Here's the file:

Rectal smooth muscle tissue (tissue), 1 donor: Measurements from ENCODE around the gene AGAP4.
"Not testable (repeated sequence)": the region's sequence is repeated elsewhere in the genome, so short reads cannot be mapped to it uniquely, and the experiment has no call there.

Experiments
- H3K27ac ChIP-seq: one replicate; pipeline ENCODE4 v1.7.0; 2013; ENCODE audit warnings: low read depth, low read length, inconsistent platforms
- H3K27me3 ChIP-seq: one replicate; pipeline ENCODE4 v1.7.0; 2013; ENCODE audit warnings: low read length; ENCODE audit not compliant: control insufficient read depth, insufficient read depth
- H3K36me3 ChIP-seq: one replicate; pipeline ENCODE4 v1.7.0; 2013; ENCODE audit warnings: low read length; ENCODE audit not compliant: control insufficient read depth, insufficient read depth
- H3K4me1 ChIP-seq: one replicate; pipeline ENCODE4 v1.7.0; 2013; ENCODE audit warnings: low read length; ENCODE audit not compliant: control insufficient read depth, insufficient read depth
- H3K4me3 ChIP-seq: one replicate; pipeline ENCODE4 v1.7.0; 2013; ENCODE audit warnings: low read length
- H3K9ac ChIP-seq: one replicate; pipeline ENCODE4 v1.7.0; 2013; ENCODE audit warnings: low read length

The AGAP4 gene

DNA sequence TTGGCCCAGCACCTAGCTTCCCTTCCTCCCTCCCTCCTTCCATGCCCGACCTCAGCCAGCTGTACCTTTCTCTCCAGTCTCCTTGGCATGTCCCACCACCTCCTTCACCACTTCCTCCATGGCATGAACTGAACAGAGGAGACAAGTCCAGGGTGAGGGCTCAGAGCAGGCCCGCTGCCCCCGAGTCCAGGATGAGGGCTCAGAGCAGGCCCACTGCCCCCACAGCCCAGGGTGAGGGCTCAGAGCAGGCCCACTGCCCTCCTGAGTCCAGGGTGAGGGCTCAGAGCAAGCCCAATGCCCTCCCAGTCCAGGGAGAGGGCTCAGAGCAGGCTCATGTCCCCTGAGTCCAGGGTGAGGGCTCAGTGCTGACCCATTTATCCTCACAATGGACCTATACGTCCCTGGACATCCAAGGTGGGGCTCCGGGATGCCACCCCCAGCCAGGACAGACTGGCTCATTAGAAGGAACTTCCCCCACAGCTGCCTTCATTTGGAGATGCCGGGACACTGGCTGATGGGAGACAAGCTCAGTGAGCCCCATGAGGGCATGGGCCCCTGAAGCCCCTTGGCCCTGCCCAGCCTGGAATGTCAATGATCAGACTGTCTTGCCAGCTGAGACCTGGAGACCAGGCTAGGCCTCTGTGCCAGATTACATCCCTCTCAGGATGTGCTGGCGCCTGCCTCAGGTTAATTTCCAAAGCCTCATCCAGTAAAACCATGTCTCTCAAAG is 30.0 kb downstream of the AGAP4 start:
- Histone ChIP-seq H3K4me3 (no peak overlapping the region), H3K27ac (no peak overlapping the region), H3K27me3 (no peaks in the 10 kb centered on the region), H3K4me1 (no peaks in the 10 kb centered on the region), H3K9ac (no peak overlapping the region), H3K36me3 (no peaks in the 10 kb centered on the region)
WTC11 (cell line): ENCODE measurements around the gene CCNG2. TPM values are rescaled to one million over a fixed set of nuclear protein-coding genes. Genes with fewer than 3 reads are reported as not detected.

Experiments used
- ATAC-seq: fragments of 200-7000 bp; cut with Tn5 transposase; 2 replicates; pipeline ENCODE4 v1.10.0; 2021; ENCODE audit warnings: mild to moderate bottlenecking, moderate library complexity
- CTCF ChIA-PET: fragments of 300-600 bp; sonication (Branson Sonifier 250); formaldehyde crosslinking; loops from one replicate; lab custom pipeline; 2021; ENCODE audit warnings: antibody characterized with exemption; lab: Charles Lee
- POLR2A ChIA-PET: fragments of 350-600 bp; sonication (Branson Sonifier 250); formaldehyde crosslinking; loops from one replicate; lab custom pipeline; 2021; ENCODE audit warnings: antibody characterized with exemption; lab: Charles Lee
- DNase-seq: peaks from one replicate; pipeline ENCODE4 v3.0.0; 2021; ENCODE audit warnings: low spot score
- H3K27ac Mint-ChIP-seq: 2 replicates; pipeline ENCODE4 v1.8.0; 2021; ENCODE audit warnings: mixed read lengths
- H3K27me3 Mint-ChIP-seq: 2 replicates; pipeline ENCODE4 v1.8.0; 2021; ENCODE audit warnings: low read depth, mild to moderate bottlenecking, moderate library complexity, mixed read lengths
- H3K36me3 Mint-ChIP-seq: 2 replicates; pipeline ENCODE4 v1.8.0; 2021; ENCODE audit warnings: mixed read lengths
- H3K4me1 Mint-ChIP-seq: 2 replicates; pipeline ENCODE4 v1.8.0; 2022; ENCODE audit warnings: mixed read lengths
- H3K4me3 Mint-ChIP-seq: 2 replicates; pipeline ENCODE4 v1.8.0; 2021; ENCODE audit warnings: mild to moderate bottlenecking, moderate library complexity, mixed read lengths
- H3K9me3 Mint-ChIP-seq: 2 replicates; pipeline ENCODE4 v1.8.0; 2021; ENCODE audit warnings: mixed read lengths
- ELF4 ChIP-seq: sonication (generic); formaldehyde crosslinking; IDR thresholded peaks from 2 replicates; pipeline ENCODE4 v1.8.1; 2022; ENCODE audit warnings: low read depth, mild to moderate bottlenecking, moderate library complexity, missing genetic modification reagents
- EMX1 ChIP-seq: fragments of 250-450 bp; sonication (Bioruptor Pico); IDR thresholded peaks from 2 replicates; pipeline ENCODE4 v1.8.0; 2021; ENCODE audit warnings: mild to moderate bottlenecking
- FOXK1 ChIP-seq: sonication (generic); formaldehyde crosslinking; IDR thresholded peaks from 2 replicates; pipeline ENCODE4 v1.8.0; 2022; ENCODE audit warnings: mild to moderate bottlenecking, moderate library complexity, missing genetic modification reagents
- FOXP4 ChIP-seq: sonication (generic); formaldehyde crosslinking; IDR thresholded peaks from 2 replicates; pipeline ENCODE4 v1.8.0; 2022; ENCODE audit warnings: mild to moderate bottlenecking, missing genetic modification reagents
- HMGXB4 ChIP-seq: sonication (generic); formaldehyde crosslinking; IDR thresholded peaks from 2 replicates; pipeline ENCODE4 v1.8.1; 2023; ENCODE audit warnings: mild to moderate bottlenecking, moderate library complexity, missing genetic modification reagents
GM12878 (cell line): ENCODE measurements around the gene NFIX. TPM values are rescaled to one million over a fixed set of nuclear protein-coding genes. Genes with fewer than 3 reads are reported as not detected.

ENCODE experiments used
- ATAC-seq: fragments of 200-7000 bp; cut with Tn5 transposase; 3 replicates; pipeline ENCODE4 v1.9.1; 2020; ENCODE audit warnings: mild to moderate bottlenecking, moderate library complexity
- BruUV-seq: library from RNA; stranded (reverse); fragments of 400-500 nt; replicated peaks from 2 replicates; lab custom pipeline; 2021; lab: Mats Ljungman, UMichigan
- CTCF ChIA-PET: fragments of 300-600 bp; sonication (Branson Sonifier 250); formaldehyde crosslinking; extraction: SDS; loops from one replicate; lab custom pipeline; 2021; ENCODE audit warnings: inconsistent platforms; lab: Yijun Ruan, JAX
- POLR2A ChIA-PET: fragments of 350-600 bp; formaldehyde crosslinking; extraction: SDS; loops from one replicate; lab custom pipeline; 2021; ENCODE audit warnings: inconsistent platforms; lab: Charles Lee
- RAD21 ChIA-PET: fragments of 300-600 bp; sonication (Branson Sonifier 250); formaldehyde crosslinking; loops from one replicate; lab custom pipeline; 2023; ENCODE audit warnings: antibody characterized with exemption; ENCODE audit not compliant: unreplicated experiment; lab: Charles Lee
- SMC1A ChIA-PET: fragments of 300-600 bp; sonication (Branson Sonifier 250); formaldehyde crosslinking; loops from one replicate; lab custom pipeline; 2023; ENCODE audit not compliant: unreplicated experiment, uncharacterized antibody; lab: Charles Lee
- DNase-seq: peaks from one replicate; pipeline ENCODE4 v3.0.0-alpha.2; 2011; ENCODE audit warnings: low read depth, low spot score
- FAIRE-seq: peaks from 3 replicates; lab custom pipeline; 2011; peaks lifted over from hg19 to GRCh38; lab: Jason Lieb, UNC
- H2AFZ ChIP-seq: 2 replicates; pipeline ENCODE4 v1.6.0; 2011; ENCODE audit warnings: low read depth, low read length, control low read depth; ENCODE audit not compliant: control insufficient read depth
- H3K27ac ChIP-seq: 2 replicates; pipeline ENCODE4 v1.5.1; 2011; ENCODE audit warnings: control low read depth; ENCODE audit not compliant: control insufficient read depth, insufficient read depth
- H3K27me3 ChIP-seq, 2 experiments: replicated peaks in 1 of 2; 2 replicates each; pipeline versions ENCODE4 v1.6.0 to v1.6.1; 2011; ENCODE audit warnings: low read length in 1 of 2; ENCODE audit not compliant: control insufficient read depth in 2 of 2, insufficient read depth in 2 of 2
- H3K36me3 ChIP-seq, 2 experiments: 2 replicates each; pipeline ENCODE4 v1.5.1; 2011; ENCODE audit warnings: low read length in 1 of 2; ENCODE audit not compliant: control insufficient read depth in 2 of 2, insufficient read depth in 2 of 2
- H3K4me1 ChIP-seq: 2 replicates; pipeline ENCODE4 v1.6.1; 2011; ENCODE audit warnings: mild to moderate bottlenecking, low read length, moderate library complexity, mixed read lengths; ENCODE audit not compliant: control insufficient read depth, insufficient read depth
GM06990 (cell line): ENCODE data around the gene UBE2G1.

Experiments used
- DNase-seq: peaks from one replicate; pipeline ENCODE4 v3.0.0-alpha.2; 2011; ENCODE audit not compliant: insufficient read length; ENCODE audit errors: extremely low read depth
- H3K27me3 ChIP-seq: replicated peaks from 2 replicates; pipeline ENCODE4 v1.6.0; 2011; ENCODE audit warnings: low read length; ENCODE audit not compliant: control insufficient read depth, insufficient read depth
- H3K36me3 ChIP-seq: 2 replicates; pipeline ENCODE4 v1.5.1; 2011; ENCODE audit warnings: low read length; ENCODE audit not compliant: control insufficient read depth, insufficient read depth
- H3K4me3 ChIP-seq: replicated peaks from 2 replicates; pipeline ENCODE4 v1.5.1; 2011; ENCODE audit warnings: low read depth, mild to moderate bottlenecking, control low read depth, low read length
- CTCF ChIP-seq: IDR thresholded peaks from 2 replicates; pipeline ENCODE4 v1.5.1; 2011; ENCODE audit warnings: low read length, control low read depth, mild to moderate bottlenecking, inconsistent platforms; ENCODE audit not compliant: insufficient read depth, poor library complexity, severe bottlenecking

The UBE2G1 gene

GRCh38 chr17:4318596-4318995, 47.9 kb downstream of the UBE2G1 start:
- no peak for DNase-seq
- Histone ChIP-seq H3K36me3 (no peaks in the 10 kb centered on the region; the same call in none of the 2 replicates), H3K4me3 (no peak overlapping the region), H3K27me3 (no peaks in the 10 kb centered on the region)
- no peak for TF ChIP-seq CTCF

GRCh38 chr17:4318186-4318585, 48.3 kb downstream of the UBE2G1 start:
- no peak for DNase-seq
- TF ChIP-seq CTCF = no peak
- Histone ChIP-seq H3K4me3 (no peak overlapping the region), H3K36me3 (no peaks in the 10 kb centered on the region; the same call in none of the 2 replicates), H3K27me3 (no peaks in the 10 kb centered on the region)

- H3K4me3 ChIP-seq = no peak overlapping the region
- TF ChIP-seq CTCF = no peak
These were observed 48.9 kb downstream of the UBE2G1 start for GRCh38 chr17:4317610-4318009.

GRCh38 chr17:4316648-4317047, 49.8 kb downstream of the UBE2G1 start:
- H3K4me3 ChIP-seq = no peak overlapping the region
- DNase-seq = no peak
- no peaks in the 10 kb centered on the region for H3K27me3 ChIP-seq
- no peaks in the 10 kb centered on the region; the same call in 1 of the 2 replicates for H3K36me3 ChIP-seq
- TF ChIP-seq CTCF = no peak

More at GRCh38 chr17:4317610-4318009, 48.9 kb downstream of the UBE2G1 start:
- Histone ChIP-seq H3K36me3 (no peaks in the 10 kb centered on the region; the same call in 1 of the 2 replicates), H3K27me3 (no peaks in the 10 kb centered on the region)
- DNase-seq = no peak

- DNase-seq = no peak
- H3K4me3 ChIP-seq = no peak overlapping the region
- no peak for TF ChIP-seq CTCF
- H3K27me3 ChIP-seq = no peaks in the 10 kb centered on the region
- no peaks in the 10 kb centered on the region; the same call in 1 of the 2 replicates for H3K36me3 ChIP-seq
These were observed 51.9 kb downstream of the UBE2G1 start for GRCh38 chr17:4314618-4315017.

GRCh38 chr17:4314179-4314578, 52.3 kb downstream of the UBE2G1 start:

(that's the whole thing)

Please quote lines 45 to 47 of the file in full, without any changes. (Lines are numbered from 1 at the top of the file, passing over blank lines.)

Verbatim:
GM06990 (cell line): ENCODE data around the gene UBE2G1.

Experiments used
- DNase-seq: peaks from one replicate; pipeline ENCODE4 v3.0.0-alpha.2; 2011; ENCODE audit not compliant: insufficient read length; ENCODE audit errors: extremely low read depth